12/18/2014 05:52 pm ET Updated Dec 06, 2017

Ali Soufan Battled the System to End Torture. He's Finally Winning.

Ali Soufan is a former FBI agent who's spent a decade speaking out against torture. He helped expose CIA "enhanced interrogation techniques," and left the Bureau partly because of the agency's excessive use of it.

While the details in the Senate torture report elicited an international gasp of horror, Soufan's activism says a lot about America, which I hope we'll appreciate in the months to come.


Soufan's FBI career began when he was a political science major at Mansfield University and the VP for Student Affairs said he should take the FBI test. Almost on a whim, he did, and was accepted.
A native of Lebanon, his family had moved to the U.S. to escape the violence. Soufan continued to keep tabs on the Mideast and warned officials in the 1990s about a man named Osama bin Laden.
His investigative skills, combined with a razor-sharp memory, persistence, and his ability to piece together evidence that others may not have seen were noticed at the FBI, in particular by National Security Division head, John O'Neill.

Just 13 months into his career, Soufan helped investigate the August 1998 bombings of the U.S, embassies in Kenya and Tanzania that left 224 casualties. Later he was lead investigator in the USS Cole bombings.

It was Soufan who helped pull together evidence that linked the bombings to Osama bin Laden.
O'Neill called Soufan "a national treasure." The U.S. Department of Defense commended Special Agent Soufan "as an important weapon in the ongoing war on terrorism." He also received the FBI's highest honor, The FBI Director Award/Excellence in Investigation for his role in the East African Embassy bombings case.

During his FBI tenure, Soufan interrogated numerous terrorist suspects. He did it by getting to know them, talking about their families, their country, and religion. He's described his technique as a "mental poker game," where he systematically weakens their resistance with a carefully orchestrated barrage of circumstantial evidence and facts. "You attract more flies with sugar than vinegar," he's said often.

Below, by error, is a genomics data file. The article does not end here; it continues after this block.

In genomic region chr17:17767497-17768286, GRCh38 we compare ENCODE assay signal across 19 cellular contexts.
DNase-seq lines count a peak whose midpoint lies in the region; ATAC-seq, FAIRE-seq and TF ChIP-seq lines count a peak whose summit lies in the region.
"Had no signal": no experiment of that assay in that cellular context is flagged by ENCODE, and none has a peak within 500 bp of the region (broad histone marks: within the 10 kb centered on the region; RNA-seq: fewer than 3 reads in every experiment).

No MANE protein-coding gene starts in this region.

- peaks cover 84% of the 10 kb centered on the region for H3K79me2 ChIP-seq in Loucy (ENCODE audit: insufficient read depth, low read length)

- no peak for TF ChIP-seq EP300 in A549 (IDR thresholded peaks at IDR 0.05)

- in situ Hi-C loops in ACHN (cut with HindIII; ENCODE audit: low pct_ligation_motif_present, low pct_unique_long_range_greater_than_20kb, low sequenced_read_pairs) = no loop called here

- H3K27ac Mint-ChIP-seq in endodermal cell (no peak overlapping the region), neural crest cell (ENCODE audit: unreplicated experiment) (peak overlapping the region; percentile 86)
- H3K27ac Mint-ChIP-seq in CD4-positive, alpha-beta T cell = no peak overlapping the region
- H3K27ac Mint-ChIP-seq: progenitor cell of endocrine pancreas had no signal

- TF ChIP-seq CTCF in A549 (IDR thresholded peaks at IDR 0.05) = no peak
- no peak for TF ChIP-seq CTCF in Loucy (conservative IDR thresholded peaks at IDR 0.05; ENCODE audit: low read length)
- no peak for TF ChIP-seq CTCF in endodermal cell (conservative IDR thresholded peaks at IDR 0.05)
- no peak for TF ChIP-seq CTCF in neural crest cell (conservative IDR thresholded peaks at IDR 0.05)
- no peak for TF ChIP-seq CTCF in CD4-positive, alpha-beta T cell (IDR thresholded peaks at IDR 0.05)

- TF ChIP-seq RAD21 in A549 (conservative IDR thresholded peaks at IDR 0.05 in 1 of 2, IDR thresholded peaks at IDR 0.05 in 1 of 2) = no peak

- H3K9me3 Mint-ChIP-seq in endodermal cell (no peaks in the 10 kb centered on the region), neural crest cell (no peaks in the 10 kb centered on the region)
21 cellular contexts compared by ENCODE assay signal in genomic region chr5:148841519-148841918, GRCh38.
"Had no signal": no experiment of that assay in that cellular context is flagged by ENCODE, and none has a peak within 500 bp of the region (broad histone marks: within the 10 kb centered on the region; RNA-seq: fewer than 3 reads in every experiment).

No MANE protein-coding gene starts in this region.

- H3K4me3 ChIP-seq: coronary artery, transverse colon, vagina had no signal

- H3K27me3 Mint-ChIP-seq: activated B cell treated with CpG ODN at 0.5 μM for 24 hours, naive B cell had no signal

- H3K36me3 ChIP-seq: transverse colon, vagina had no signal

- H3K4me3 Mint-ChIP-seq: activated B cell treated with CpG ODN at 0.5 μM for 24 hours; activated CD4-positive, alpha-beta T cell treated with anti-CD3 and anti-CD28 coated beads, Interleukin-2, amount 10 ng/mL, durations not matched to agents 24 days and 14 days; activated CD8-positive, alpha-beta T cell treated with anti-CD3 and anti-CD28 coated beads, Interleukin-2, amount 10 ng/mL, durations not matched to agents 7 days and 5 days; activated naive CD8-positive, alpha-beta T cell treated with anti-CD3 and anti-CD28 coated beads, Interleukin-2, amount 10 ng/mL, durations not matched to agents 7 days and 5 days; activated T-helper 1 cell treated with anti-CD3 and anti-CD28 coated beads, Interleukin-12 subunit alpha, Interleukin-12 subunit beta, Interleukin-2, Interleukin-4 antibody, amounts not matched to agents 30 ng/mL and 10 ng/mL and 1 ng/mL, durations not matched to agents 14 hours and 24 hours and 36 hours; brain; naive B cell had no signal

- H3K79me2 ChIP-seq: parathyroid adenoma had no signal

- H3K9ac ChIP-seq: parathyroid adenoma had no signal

He was in the middle of interrogating Abu Zubadayah and getting good information, when the CIA contractors, without invitation, took over. Enhanced interrogation techniques were introduced.
Soufan resigned in 2005, partly in protest of the torture, partly just weary. He had spent years combating three forces: al-Qaeda, the CIA and the Bush administration.

In 2008, Soufan formed the Soufan Group which "provides strategic security intelligence services to governments and multinational corporations. A year later he went public with his insistence that enhanced interrogation techniques are useless, inhumane, un-American, and play directly into our enemy's narrative and playbook. He was asked to testify on the Senate Judicial Committee hearing on torture, forcing the subject into the national dialogue. His 2011 book, The Black Banners, details his investigative work against Al Qaeda and furthers his calls to ban torture.

Soufan put his life on the line in several instances to protect America. Though his friend and boss John O'Neill died in the 9/11 attacks, Soufan set aside his feelings to interrogate terrorists with humanity. Then, with unwavering principles he took on the CIA. After President Bush defended the "new interrogation techniques," saying they were effective, Soufan publicly called him out on it.

Now, in the nasty wake of the Senate torture report, we should be considering a couple other things.

A Lebanese-American became one of this country's most important defenders and then, on his own -- as a private citizen -- took on the highest officials in the United States to fight for his beliefs in nonviolent interrogation.

For all the warts in our system, and for all the often brutal breaches of civility, we do still have a system that allows an Ali Soufan to exercise his freedom of speech and argue for his beliefs, even as he goes after the CIA and the White House itself.

The system isn't perfect. As we've seen in the Senate torture reports, it can become very unbalanced. But it is a system which, if it doesn't encourage the Ali Soufans, it at least allows them. And when these individuals who blend facts, courage with persistence are finally heard, we do have a system that can correct itself.

Checks, balances and self-corrections are what comprise the foundation of this country. Thankfully, we have people like Soufan who come along when needed and kick us in the foundation.